Resources for Teaching the Sounds of C and G

As previously described, it is my goal to develop a variety of phonics-based resources to support classroom instruction with specific phonics skills. However, I often find it to be helpful to see a bit more detail/description of the products, rather than the snippets provided within the TPT listing. Blog posts about products are always helpful to me. If you are looking for resources to support your instruction with the sounds of C and G, then I hope you will gain something from descriptions of my best-selling product here.

With this product, I have focused on providing resources that support instruction and practice with the hard and soft sounds of the letters C and G

The letter C makes two sounds -the /k/ sound and the /s/ sound. The sound of C is primarily determined by the letters following it, and vowels are particularly vital for altering the letter sound. When C is followed by a consonant (except h), it makes the /k/ sound. 

Vowels, however, change things a bit. When followed by the vowels a, o, or u, the letter C still makes the /k/ sound. However, when followed by the vowels e, i, or y, it makes the /s/ sound. When C makes the /k/ sound, that is often referred to as the hard sound.  The /s/ sound, however, is referred to as the soft sound for the letter C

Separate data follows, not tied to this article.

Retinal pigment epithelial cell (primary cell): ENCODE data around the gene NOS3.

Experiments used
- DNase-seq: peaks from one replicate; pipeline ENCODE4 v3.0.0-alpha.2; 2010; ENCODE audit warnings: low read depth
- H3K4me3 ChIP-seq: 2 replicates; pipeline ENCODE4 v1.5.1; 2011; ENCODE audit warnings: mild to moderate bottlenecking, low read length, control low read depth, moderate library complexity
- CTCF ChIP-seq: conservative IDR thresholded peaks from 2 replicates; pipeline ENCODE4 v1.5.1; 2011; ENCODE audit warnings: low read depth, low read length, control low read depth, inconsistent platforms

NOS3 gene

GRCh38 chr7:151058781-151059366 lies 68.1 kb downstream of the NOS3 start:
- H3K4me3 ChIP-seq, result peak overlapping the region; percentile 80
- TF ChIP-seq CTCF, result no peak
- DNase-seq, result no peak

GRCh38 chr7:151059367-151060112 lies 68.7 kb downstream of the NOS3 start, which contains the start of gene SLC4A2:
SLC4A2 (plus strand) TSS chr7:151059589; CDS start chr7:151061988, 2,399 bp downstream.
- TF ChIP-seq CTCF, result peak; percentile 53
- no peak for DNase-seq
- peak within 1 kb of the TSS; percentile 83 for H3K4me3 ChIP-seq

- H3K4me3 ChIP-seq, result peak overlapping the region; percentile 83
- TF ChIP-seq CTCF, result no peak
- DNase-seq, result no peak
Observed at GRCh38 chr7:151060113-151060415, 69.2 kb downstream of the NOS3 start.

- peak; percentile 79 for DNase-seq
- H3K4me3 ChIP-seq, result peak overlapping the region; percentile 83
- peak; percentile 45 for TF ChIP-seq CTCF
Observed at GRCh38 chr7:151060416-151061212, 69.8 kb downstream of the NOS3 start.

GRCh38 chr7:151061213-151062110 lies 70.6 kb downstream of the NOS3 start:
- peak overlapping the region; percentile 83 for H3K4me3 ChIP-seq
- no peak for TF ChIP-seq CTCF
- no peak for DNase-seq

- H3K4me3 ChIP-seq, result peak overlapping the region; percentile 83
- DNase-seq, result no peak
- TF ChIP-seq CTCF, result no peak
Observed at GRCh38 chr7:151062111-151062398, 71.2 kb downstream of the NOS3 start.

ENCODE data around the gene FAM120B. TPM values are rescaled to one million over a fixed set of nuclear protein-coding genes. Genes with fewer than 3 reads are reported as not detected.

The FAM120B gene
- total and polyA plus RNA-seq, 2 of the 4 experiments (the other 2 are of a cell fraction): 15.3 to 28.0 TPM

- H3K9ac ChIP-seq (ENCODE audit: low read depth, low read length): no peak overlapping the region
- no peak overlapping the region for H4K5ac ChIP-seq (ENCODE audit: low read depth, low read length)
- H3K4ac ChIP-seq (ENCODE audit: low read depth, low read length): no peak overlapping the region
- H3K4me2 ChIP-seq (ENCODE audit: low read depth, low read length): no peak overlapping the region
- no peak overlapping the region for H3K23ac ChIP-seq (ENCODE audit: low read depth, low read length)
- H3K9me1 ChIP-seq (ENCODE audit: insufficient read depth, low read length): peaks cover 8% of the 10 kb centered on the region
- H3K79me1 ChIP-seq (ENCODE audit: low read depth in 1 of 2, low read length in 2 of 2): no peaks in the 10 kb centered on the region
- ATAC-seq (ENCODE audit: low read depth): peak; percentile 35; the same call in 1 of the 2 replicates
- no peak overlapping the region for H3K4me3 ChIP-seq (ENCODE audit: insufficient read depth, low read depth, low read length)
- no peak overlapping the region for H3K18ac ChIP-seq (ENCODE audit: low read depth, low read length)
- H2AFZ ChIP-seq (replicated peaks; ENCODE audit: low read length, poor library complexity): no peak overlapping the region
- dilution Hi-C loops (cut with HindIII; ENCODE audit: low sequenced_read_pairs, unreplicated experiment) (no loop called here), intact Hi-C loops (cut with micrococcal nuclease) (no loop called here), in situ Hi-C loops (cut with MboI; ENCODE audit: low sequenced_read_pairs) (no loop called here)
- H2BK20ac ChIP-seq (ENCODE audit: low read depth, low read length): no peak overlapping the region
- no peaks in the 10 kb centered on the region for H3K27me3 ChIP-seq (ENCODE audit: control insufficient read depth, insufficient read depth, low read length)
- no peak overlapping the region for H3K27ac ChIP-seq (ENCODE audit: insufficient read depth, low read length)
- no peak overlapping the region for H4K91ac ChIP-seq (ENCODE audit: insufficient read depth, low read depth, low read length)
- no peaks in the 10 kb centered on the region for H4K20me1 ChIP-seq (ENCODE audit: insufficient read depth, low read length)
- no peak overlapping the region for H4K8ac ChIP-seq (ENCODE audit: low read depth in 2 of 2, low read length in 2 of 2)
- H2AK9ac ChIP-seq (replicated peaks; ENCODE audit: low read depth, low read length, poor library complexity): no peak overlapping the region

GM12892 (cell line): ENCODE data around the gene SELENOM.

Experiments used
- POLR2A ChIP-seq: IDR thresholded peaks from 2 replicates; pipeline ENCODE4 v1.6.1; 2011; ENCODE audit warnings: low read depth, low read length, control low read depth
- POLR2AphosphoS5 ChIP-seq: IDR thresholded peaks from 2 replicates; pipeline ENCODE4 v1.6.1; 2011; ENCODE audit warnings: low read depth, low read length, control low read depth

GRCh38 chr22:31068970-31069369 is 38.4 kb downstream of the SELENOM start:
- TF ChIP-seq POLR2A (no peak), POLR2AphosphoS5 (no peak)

This can be such a complicated concept for many of our struggling young readers and spellers, and it helps to have a visual reference for support. I have created train track illustrations to help students visualize this sound transformation when c (or g) encounters each vowel. The "C Train" changes it's direction (and sound) whenever it encounters the letters e, i, or y, each of which are present on the signal light. My students really seem to benefit from the visualization of this concept, and we often refer back to these rule posters in our class. 

As you can see, this product includes the explanatory rule poster, complete with examples. I have also included the "C Train" illustration in which the sound of C transitions from /k/ (its hard sound) to /s/ (its soft sound) any time it encounters the letters e, i, or y.